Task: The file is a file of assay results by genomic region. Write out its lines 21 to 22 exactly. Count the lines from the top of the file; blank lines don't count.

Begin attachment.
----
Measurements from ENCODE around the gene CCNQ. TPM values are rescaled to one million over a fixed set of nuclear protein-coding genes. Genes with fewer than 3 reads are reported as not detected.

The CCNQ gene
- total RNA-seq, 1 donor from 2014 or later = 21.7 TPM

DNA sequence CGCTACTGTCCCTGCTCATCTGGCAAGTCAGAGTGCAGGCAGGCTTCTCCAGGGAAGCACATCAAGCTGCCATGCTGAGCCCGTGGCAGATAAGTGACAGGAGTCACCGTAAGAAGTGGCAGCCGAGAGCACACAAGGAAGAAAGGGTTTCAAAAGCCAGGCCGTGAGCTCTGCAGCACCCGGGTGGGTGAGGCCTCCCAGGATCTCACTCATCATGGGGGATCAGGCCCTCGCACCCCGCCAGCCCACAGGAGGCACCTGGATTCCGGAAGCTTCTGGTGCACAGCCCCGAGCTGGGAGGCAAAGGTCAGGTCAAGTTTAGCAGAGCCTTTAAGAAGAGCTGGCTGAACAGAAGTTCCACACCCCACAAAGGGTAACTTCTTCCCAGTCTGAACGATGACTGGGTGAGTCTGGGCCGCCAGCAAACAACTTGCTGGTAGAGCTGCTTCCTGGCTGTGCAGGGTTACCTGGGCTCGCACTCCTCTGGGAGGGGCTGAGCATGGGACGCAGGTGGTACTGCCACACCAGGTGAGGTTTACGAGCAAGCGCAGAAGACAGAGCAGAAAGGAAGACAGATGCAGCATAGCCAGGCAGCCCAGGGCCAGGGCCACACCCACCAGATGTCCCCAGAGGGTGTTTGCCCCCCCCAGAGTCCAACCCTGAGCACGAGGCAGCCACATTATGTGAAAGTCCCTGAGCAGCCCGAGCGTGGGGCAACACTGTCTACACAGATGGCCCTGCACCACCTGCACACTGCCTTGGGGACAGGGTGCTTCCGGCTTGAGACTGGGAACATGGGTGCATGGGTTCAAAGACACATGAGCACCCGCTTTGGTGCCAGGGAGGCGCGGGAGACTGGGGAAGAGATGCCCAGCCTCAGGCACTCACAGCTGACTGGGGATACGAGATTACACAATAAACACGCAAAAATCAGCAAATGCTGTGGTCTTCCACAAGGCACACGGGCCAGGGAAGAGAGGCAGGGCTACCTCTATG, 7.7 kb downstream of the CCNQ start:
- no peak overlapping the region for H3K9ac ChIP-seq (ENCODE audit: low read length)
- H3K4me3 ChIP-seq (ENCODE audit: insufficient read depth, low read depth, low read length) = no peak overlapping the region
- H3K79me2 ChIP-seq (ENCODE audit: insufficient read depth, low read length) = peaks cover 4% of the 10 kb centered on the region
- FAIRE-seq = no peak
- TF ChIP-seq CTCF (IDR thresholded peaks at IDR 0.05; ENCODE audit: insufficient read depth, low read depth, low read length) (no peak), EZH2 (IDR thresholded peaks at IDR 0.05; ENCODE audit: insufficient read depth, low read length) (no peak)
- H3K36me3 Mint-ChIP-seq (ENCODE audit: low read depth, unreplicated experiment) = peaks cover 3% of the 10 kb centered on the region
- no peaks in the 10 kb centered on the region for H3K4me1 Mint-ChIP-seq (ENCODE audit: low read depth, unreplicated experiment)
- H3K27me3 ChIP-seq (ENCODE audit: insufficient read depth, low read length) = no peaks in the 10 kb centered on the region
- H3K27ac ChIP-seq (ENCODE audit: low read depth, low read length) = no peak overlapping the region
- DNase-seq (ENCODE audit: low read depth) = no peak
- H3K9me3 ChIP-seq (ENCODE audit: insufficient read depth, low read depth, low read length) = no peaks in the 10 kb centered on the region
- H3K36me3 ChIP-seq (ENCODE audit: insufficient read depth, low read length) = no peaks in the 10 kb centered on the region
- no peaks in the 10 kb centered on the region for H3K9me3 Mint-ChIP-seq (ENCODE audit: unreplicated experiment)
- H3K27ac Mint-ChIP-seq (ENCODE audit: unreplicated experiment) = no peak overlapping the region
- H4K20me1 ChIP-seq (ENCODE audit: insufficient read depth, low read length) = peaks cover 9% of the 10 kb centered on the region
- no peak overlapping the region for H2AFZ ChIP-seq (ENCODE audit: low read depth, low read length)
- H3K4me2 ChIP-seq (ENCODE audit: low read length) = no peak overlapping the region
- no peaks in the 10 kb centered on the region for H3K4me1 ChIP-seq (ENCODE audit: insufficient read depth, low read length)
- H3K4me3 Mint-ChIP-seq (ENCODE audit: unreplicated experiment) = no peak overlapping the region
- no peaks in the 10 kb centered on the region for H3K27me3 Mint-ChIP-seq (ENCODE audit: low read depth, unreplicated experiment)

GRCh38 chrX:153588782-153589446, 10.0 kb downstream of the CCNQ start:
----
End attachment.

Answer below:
- H3K4me2 ChIP-seq (ENCODE audit: low read length) = no peak overlapping the region
- no peaks in the 10 kb centered on the region for H3K4me1 ChIP-seq (ENCODE audit: insufficient read depth, low read length)